Crypto News | Binance and Bermuda memorandum

Are Binance & Bermuda best buddies now? Changpeng Zhao, the founder and CEO of Binance, and David Burt, the Prime Minister of Bermuda, signed a memorandum of understanding (MOU), with Binance pledging to fund educational programs associated with blockchain and fintech startups. According to Burt, Bermuda aims to provide a “well-regulated jurisdiction” that will become fertile ground for the development of fintech companies. Meanwhile, Binance and Bermuda will work on making the latter a global “compliance base” for the company, with Binance creating 30 new jobs, spending up to $10 million on university-level training in blockchain technology, and spending $5 million in funding on Bermudian startups through Binance Labs. The deal between Binance and Bermuda means this nation  will join several nations worldwide, including Malta, Luxembourg and Saudi Arabia, that hope to become world leaders in blockchain adoption, attracting businesses and companies from all over the world.

Meanwhile in the United States, last week the State of North Carolina issued a cease and desist order to Power Mining Pool (PMP), alleging that the mining company violated the Securities Act, offered unregistered securities, and made false and misleading statements related to these securities. Power Mining Pool offered so-called ‘mining pool shares’, which they were not allowed to do without registering with the state first.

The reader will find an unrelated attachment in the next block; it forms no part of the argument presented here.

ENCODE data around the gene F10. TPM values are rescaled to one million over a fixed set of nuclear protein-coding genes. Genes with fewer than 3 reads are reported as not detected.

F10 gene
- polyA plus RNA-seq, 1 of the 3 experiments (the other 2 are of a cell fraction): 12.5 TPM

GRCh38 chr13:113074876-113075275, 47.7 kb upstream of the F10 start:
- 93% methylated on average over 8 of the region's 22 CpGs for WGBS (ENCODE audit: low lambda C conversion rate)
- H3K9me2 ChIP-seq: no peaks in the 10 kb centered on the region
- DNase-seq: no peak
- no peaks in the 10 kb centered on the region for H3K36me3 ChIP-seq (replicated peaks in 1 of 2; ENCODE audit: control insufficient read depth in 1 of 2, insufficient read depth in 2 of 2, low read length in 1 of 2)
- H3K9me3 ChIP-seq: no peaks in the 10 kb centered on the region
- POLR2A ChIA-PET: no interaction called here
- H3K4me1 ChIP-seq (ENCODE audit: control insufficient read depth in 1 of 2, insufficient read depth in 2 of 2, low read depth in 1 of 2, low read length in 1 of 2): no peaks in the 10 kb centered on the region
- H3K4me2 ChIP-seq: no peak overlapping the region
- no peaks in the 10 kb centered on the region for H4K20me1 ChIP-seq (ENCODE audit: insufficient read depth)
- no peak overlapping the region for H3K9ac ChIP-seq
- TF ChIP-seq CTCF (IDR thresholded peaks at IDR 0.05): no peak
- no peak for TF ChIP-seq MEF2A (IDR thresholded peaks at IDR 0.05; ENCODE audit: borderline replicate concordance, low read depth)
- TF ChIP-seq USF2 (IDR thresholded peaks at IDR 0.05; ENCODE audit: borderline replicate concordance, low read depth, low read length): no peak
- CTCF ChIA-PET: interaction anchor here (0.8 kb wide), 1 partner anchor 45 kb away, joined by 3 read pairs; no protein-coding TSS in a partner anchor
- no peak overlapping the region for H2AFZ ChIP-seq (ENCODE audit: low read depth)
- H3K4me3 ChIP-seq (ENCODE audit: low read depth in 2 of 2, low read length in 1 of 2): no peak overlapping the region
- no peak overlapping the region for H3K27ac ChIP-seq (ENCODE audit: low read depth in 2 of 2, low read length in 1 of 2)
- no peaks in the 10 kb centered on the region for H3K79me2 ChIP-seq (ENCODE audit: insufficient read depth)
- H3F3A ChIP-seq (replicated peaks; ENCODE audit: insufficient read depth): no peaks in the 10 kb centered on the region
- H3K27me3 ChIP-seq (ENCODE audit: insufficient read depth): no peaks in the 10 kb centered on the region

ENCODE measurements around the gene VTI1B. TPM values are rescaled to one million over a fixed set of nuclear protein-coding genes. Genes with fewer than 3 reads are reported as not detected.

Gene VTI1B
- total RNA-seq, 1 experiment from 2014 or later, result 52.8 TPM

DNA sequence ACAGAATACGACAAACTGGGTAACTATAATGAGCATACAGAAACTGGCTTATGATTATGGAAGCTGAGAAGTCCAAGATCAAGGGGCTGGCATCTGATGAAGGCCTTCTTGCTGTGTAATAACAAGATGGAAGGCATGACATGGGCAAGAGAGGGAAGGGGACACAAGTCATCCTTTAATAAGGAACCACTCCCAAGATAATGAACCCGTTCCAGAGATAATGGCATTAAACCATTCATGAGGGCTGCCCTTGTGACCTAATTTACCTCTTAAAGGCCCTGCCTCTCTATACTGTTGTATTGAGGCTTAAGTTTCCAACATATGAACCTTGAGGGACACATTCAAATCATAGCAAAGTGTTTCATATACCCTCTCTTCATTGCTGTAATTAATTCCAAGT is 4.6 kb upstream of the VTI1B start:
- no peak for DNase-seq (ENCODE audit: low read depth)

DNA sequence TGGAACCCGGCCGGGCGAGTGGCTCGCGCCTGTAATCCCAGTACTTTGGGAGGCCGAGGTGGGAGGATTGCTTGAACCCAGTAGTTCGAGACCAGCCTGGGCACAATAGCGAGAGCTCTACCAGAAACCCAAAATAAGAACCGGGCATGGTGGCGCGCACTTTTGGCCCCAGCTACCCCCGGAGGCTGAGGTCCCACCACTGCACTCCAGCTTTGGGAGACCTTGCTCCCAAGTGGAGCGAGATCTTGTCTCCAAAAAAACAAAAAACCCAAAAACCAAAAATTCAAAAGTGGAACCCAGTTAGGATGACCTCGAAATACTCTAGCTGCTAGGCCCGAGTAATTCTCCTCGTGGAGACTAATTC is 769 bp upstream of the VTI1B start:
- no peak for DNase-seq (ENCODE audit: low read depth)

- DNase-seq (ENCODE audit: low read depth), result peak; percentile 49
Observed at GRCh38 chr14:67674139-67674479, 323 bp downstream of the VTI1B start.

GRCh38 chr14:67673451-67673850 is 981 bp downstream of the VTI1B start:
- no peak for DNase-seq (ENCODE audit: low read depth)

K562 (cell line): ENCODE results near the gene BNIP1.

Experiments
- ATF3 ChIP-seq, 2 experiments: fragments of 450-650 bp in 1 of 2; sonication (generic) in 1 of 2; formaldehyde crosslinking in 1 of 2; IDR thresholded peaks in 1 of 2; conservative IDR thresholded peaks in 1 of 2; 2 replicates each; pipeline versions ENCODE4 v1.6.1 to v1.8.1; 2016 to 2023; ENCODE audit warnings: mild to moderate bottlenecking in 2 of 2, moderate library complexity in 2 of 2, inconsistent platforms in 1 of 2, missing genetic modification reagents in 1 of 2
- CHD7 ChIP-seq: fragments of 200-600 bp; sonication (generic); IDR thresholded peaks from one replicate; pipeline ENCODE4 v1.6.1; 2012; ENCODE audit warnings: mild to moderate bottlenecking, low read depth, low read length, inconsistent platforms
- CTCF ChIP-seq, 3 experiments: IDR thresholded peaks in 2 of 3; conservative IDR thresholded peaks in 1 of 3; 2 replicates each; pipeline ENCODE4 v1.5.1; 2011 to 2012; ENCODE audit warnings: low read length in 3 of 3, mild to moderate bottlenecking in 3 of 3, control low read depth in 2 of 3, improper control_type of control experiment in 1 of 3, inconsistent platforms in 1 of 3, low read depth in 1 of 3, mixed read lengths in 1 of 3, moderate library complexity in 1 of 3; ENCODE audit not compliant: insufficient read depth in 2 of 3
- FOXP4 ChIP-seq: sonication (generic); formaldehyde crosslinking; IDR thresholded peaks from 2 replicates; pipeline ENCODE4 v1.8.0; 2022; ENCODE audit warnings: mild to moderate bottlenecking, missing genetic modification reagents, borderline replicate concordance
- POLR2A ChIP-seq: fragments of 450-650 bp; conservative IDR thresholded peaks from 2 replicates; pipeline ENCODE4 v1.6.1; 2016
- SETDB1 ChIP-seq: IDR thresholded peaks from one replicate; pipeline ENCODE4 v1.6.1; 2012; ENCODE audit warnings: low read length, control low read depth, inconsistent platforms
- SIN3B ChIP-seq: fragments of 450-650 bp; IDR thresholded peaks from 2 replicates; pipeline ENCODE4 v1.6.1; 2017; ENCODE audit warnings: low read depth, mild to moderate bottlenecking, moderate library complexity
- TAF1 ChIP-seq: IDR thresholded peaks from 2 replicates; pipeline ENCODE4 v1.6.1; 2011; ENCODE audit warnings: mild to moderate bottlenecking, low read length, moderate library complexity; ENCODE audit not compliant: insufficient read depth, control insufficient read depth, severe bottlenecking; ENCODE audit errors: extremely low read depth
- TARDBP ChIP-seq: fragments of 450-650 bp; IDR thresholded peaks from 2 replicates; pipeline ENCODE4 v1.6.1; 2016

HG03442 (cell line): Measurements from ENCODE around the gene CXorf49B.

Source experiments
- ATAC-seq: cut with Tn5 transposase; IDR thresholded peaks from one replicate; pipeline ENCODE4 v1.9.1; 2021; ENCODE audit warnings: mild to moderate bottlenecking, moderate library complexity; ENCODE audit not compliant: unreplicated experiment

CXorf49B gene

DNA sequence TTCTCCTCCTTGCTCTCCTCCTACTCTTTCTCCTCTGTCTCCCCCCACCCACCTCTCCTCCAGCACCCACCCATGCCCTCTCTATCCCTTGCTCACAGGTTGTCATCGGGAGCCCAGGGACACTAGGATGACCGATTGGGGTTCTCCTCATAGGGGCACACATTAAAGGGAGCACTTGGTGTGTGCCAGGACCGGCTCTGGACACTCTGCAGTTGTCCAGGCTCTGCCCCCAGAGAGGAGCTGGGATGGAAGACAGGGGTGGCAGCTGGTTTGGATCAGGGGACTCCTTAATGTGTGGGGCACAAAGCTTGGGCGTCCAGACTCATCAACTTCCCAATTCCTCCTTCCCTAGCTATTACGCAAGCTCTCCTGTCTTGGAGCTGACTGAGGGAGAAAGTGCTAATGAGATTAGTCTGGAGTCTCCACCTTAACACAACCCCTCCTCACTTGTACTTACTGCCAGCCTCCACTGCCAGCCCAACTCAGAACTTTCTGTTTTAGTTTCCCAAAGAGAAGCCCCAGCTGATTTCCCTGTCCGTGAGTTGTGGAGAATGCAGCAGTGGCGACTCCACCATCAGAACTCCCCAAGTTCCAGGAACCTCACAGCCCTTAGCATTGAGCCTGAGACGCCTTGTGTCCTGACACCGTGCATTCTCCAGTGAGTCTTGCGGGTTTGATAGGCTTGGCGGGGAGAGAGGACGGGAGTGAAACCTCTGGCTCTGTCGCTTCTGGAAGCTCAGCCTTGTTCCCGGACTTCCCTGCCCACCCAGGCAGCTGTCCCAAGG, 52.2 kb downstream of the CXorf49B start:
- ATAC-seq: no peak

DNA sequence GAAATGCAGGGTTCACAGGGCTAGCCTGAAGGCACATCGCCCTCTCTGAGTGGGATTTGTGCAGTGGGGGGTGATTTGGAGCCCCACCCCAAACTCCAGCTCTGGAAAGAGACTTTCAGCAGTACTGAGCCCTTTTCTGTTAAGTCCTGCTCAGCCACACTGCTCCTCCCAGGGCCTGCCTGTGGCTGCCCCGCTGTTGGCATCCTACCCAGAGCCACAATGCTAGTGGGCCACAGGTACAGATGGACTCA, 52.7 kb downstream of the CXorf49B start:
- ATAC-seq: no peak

Chinese authorities also cracked down on a different mining operation in the city of Tianjin in Northern China. After noticing an unexpected surge in electricity usage, law enforcement officers tracked down the unregistered mining operation, seized 600 computers, and detained 5 individuals who were apparently running the show. Local newspapers are calling the incident a “power theft case”, but it underscores the generally unfavorable attitude of Chinese authorities towards the cryptocurrency industry. Nevertheless, as we have reported on separate occasions, communities in other parts of the world, including the U.S., are concerned about the significant level of power consumption required to mine cryptocurrencies.

Still, it’s not all just bad news all the time. For example, in France, the Conseil d’Etat (Council of State) has lowered cryptocurrency trading taxes from up to 45% to 19% flat. The trading of cryptocurrencies is now classified as capital gains from movable property. Meanwhile, crypto mining will be taxed as non-commercial profits, while professional activity (likely both mining and trading) will be taxed as industrial and commercial profits. Following repeated appeals from French citizens, authorities have been working hard on improving their cryptocurrency regulations, with the Minister of Economy creating a crypto task force earlier this year.

Lastly, a report first published by Reuters indicates that Bitcoin may be entering a period of stability. Experts and economists familiar with the matter feel like the cryptocurrency is maturing. At the moment, Bitcoin is no longer at the top of Google searches, and ICO ads have been banned from most social media websites. Investors call this period an “existential crisis” for Bitcoin, where it has to decide what it wants to be when it “grows up”. In case institutional investors get involved in greater numbers, then Bitcoin and other cryptocurrencies will continue to grow. Binance and Bermuda will certainly love this.

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Author: Max Rothstein

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